# Cartesian Product: Terence Tao, Analysis 1 (Exercise 3.5.1)

Exercise 3.5.1. Suppose we define the ordered pair $$(x, y)$$ for any objects $$x$$ and $$y$$ by the formula $$(x, y) := \bigl\{\{x\}, \{x, y\}\bigr\}$$ (thus using several applications of Axiom 3.3). Thus for instance, $$(1, 2)$$ is the set $$\{\{1\}, \{1, 2\}\}$$, $$(2, 1)$$ is the set $$\{\{2\}, \{2, 1\}\}$$, and $$(1, 1)$$ is the set $$\{\{1\}\}$$. Show that such a definition indeed obeys the property (3.5), and also whenever $$X$$ and $$Y$$ are sets, the Cartesian product $$X \times Y$$ is also a set. Thus this definition can be validly used as a definition of an ordered pair. For an additional challenge, show that the alternate definition $$(x, y) := \bigl\{x, \{x, y\}\bigr\}$$ also verifies (3.5) and is thus also an acceptable definition of ordered pair. (For this latter task one needs the axiom of regularity, and in particular Exercise 3.2.2.)

I am aware of the different proofs presented on stack exchange, but I cannot follow them. Hence, I present my own proof in order to receive feedback with regards to its soundness:

$$\forall a \in X,\, \exists \{a\}$$, (from the singleton set axiom).

$$\forall b \in Y,\, \exists \{b\}$$, (from the singleton set axiom).

This implies, since {a} is an object $$\forall a \in X$$, and since $$\{b\}$$ is an object $$\forall a \in X$$, there exists $$\{a,b\}$$ for each $$a \in X$$ and for each $$b \in Y$$ (from the singleton and pair set axiom.)

Also, for all $$a$$ belonging to $$X$$ there exists a set $$M := \Bigl\{ \bigl\{ \{m\}, \{g, h\} \bigr\} \mid a \in X,\, g \in X,\, h \in Y \Bigr\}.$$ Each element of this set is of the form $$\bigl\{\{m\}, \{g,h\}\bigr\}$$, where $$m \in X,\, g \in X,\, h \in Y$$. Such an element is a valid construction given the "'singleton/pair' set axiom".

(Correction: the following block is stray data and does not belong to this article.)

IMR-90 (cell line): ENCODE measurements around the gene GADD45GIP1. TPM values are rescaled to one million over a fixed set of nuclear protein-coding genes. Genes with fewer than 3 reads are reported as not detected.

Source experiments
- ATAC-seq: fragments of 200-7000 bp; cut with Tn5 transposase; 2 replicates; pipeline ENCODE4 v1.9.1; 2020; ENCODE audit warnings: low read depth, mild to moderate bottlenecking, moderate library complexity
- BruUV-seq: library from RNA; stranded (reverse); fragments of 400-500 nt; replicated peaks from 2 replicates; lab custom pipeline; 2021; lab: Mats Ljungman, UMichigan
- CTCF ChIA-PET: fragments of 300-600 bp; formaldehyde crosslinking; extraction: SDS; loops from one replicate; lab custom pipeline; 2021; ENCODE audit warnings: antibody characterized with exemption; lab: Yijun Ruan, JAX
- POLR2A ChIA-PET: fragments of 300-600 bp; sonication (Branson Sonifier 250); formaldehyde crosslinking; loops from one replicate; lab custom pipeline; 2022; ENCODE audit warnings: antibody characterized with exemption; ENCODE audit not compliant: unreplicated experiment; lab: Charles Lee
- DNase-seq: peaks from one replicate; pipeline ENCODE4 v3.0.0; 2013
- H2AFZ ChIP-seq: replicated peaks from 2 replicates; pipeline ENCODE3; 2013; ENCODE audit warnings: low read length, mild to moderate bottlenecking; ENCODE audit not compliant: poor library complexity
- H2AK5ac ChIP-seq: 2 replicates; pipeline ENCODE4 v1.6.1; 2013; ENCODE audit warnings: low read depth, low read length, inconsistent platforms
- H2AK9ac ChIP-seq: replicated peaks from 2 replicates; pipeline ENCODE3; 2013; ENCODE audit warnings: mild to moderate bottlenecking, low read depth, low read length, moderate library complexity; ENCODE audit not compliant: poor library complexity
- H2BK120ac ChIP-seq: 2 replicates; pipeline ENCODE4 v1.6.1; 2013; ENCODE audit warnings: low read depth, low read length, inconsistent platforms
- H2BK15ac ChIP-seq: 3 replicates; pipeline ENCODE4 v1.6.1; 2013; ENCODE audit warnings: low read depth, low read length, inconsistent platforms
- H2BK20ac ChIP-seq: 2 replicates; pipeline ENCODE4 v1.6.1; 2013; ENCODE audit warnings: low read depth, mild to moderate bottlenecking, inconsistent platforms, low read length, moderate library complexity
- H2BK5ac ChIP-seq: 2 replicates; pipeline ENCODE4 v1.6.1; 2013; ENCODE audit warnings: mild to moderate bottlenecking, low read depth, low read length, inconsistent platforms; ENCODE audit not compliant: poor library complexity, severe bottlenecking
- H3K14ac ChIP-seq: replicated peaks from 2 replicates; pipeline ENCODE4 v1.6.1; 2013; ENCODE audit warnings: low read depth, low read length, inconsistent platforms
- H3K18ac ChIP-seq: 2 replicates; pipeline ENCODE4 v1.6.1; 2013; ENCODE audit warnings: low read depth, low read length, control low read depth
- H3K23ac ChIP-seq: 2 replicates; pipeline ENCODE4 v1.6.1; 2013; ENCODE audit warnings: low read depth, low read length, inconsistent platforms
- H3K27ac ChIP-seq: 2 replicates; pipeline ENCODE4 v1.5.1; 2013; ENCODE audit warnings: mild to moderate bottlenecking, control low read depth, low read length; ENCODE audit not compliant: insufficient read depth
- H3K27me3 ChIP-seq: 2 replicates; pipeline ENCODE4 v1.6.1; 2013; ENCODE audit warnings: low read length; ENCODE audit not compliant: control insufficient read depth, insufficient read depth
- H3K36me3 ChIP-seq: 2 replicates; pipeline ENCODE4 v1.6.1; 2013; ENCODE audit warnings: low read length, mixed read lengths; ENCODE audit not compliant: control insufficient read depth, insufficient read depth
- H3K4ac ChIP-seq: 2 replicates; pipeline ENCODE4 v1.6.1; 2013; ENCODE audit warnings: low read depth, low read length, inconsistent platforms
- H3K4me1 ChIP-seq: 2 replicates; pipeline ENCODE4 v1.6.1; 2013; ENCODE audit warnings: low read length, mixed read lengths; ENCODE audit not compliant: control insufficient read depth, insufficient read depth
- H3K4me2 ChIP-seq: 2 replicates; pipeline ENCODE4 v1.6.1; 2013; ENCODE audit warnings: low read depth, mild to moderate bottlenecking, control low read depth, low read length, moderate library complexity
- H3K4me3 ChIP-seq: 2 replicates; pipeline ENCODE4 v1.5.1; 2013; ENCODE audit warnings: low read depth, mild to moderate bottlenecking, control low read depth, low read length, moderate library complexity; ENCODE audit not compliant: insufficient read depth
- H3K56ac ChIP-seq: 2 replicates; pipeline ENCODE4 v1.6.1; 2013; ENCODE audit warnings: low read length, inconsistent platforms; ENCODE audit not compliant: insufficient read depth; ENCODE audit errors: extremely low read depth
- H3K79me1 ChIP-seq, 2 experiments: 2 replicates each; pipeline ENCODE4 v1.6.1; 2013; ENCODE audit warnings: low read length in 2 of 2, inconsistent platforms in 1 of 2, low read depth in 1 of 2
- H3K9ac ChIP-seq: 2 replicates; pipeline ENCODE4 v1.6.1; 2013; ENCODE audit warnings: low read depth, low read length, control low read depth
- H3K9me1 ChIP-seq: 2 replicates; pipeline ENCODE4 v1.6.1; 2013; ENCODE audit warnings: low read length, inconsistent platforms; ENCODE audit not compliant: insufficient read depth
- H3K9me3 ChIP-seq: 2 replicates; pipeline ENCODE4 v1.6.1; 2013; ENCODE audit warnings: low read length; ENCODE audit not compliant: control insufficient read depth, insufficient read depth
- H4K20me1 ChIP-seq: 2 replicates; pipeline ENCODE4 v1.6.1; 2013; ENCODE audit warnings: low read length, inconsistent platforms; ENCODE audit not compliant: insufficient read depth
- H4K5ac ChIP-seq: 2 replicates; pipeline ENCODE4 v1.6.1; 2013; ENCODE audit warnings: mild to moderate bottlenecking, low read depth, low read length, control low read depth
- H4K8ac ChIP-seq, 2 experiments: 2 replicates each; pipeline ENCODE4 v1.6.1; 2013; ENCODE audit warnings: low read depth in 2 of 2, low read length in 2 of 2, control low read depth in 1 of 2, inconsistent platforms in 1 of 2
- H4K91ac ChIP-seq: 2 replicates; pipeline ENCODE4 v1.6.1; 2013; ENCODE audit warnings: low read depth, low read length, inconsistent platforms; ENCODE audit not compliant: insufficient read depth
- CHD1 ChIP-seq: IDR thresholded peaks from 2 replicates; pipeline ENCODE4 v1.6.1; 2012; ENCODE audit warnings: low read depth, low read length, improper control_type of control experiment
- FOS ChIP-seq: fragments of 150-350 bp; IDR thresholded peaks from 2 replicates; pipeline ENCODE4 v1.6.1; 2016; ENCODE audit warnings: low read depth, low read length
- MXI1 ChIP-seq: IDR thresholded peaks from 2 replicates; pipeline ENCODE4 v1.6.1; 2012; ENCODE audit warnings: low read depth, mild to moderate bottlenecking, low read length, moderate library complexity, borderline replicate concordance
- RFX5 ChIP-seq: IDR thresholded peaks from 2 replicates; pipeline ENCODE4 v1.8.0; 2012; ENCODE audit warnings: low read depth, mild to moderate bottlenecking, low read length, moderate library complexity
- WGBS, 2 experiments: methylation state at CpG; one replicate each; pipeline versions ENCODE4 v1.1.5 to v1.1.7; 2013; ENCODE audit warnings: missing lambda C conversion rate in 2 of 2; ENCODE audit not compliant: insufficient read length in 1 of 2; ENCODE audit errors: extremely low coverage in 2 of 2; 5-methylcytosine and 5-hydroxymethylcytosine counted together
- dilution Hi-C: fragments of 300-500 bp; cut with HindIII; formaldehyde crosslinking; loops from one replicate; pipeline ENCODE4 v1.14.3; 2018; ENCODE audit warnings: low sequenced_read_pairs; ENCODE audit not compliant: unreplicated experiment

Now, given the set $$M$$, we may invoke axiom of specification, in order to construct set $$R := \Bigl\{ \bigl\{ \{m\}, \{g, h\} \bigr\} \mid m \in X,\, g \in X,\, h \in Y,\, \text{and}\, m=g \Bigr\}.$$

Thus completing the proof.

• Please use MathJax Commented May 22, 2023 at 15:20
• You have shown that such a set exists, but you haven't shown the most important part: that this definition accords with our usual understanding of what an ordered pair is. You have to show that if $(a,b)=(c,d)$ then $a=c$ and $b=d$. Commented May 22, 2023 at 16:07
• As for MathJax, you don't have to install anything -- it's built into the web page. See here for a tutorial. Basically, you enclose equations in dollar signs to render them in MathJax; so \$x=y\$ comes out as $x=y$. Sets are a bit awkward, because the curly brackets { and } are MathJax delimiters, so to get them to display properly you have to precede them with a backslash: \$\{x\}\$ comes out as $\{x\}$. Commented May 22, 2023 at 16:08
• I went ahead and edited to put in MathJax/LaTeX formatting. Click Edit to have a look at source code (modify if I've inadvertently changed something). Commented May 22, 2023 at 20:29
• I'm not sure how your pair axiom is stated, but generally, it requires $a, b$ to exist, not $\{a\}$ and $\{b\}$. Also, all you have done is argued for the existence of certain sets. The problem also specifies proving that $\{\{a\}, \{a,b\}\}$ acts like an ordered pair. In particular, that $\{\{a\}, \{a,b\}\} = \{\{x\}, \{x,y\}\}$ if and only if $x = a$ and $y = b$. Commented May 23, 2023 at 11:53

I do not know exactly how Terence Tao states his axioms, but the general form of this I am familiar with is

• Axiom of pairs: $$\forall a \forall b \exists S \forall x (x \in S \iff x = a\vee x = b)$$.

S is commonly denoted by $$\{a, b\}$$ or $$\{b, a\}$$.

From this, you prove the existences of singletons $$\forall a, \{a\} = \{a,a\}$$, and $$\forall a\forall b\exists\{\{a\}, \{a, b\}\}$$, which we denote by $$(a,b)$$.

Next is a construction axiom:

• If $$T(x)$$ is some construction based on $$x$$, then $$\forall A\exists B\forall y(y \in B \iff \exists x(x\in A \wedge y = T(x))).$$

I.e., for any set $$A$$, there is a set $$\{T(x) \mid x \in A\}$$.

Using this axiom, for all $$x \in X, \exists S_x = \{(x,y) \mid y \in Y\}$$.

And using it again, there is a set $$\mathcal C = \{S_x \mid x \in X\}$$.

Finally, using the axiom of union, $$X \times Y = \bigcup \mathcal C$$.